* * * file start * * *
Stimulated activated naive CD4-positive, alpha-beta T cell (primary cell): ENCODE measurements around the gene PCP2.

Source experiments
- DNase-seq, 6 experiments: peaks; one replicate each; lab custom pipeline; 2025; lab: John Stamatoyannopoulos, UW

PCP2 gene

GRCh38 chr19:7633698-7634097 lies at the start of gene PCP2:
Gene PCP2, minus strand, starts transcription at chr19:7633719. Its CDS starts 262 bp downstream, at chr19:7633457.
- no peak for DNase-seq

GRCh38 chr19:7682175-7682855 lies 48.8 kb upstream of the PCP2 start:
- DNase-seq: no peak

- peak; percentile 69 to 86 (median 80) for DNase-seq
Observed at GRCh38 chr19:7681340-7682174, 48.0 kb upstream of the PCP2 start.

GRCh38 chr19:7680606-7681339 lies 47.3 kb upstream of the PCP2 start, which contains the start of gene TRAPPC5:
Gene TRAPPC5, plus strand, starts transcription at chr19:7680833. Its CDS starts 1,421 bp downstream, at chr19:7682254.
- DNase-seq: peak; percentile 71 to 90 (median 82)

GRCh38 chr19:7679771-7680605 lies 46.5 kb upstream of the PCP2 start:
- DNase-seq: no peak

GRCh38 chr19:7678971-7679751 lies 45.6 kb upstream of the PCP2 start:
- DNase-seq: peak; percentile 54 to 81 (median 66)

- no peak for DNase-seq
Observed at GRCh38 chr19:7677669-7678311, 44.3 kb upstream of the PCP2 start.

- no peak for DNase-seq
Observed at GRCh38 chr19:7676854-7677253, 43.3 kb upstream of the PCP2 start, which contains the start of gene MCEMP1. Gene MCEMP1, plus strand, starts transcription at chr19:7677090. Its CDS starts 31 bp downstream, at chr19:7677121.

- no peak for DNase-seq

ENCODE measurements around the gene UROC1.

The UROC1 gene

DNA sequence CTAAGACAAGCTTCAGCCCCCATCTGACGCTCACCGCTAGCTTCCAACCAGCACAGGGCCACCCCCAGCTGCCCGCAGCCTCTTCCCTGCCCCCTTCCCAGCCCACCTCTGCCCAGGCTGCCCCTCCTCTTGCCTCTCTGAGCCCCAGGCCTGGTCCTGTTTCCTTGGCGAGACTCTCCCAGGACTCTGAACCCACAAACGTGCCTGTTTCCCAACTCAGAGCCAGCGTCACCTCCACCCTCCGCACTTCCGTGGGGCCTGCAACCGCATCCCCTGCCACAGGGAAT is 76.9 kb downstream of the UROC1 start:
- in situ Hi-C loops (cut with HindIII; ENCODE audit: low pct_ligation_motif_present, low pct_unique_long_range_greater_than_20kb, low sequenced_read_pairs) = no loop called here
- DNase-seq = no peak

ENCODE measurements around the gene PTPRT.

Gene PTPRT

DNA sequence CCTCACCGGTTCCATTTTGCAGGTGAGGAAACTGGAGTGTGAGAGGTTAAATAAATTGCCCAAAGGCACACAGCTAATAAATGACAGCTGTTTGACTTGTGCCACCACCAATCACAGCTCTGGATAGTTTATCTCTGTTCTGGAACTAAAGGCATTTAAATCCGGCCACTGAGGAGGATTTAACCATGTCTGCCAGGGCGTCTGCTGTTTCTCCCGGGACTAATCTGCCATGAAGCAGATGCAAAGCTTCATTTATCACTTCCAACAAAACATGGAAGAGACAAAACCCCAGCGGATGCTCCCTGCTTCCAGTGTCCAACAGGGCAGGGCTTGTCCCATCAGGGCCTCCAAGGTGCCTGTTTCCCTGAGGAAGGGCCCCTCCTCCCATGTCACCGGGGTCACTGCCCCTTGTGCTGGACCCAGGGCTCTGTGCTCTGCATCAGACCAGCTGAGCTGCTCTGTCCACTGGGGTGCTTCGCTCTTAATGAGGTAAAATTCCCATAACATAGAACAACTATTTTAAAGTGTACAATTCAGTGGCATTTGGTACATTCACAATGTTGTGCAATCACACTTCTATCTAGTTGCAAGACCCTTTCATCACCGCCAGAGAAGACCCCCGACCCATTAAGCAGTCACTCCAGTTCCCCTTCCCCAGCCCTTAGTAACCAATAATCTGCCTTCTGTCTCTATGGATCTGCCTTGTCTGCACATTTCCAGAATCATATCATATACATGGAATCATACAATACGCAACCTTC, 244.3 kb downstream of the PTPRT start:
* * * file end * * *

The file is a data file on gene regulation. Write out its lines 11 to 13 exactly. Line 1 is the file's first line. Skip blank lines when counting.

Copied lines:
Observed at GRCh38 chr19:7681340-7682174, 48.0 kb upstream of the PCP2 start.

GRCh38 chr19:7680606-7681339 lies 47.3 kb upstream of the PCP2 start, which contains the start of gene TRAPPC5:
Gene TRAPPC5, plus strand, starts transcription at chr19:7680833. Its CDS starts 1,421 bp downstream, at chr19:7682254.